The afternoon show will be geared toward kids. The evening show is for adults. What’s the difference between them? I talked to company member Sean M. Conroy, who says that little is done ahead of time to differentiate the shows. “It’s easy to fit the show to the audience because we’re so audience-dependent. The form we use for both is similar, but the shows themselves will be very different.”
Chicago City Limits shows mix pure improv with set pieces, which are sketches usually born in improvisation that are allowed to evolve into something almost scripted. “We’ll be doing some set pieces for both shows,” says Conroy, “and the rest is improvised. For the second show, there’ll be a lot more politically-related pieces. And it’ll be targeted for an adult audience.”
Although audience suggestions fuel the improvised pieces, there actually are rules used by the actors to make the scenes work well. Top of the list: never deny your partner (also called “agree and amplify.”) Whatever your scene partner suggests, you have to go along with it. This actually contributes to the freedom of the scene. Don’t ask your partner questions--they can strangle a scene. Above all, trust your partner. That’s why it’s important to practice and work as a company.
Founded in Chicago by George Todisco and a group of actors working with the renowned Second City, Chicago City Limits moved to Manhattan in 1979 and established its own theater there a year later. As one of the country’s finest improv troupes, membership is highly competitive – so Conroy was thrilled to be invited to join three years ago.
“In high school and college I acted in lots of plays and musicals,” he says. “I also started writing a lot of sketch comedy in college. I came to New York with vague notions of being an actor. Looking through the trade papers one day, I saw an ad for an improv comedy group and auditioned. They invited me to join, and I stayed with Falling Rock Zone for three years before starting my own group, Out There. And that’s who I was with when some people with Chicago City Limits saw me.”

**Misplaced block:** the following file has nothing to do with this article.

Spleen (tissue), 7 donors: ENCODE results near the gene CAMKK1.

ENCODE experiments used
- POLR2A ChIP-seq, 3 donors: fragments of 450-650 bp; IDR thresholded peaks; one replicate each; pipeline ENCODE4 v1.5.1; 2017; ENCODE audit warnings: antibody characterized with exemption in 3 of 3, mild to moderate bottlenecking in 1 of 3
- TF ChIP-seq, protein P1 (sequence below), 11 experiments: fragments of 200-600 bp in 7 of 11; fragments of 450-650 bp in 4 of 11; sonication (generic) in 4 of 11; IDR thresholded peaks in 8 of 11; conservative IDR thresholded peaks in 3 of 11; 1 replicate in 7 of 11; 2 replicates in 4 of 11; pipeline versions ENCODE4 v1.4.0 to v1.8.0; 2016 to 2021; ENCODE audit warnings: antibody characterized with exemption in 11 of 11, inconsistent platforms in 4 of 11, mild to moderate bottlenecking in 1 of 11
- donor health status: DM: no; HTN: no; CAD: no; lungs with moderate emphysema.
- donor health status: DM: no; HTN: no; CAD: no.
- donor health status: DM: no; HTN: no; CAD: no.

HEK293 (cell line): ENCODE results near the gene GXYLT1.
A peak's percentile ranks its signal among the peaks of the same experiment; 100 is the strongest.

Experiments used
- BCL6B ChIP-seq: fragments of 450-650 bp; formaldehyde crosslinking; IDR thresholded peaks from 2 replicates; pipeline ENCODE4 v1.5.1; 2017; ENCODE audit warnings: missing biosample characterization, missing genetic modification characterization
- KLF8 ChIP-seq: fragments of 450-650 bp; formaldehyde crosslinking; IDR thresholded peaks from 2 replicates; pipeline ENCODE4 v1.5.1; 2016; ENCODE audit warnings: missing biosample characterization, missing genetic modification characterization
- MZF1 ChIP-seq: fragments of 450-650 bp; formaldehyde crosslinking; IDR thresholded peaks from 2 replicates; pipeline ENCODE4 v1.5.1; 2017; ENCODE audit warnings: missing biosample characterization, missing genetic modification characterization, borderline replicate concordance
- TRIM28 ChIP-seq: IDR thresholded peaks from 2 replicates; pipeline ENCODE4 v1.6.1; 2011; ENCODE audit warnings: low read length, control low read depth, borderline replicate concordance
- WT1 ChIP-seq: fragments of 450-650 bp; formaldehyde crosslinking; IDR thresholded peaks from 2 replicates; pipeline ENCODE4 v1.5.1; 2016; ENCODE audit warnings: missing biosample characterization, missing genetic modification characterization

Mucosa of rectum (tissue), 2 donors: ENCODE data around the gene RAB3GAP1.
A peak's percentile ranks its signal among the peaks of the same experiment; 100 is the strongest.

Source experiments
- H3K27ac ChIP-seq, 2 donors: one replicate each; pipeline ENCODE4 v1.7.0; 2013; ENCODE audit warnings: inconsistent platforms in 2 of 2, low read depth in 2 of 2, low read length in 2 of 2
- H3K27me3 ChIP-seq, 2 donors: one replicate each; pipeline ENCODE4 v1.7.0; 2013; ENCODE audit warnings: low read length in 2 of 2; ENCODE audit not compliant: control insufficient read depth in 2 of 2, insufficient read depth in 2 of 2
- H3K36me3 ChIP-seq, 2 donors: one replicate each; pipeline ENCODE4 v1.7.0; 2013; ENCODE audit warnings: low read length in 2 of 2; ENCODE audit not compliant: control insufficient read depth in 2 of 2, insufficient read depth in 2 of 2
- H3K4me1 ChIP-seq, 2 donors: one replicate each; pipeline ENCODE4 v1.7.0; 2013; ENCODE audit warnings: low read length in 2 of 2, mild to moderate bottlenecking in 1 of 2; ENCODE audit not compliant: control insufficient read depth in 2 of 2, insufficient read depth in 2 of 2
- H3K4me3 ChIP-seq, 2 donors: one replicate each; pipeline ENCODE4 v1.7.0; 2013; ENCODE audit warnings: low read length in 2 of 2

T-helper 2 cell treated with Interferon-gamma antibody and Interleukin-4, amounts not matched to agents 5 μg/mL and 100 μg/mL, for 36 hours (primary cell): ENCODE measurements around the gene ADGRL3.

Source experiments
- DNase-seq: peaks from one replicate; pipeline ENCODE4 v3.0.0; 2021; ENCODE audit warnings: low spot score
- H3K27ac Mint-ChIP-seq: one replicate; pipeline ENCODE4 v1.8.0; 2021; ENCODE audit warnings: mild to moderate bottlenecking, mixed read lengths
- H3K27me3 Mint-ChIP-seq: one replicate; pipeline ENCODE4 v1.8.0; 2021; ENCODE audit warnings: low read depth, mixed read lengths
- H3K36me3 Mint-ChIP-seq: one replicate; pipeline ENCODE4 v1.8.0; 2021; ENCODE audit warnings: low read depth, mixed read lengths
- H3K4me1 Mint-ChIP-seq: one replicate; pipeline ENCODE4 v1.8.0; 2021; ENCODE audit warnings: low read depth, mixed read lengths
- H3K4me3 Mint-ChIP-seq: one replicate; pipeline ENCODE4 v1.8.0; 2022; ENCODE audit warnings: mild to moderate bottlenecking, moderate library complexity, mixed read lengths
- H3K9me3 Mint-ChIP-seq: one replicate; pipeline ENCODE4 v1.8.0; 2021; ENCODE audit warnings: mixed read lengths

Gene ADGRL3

Improvisational groups have been springing up around the country lately, bringing their particular brand of games and sketches to the clubs and theaters that used to be mainstays of standup comics. Conroy has a theory about that: “These things go in cycles. In the 80s, you had the standup era, until standup comedy got all over the TV channels. Now I think people are looking for alternatives, and improv is one of them. You can find it on TV now, but that’s nothing like the energy you get from a live show.”
Best of all for the improv actor, the skills learned in that context help with all other types of acting job. “We teach classes at our theater,” Conroy explains, “and a lot of actors who aren’t even looking to get into improv are attending. For myself, I’ve gotten a lot of work through the exposure with this company, and find I’m using a lot of the skills I’ve developed with them.”
Tickets for the 3 PM performance are $10. For the 8 PM show, tickets are $18 for adults and $15 for seniors. For more info, call the Egg box office.
– Metroland Magazine, 29 February 1996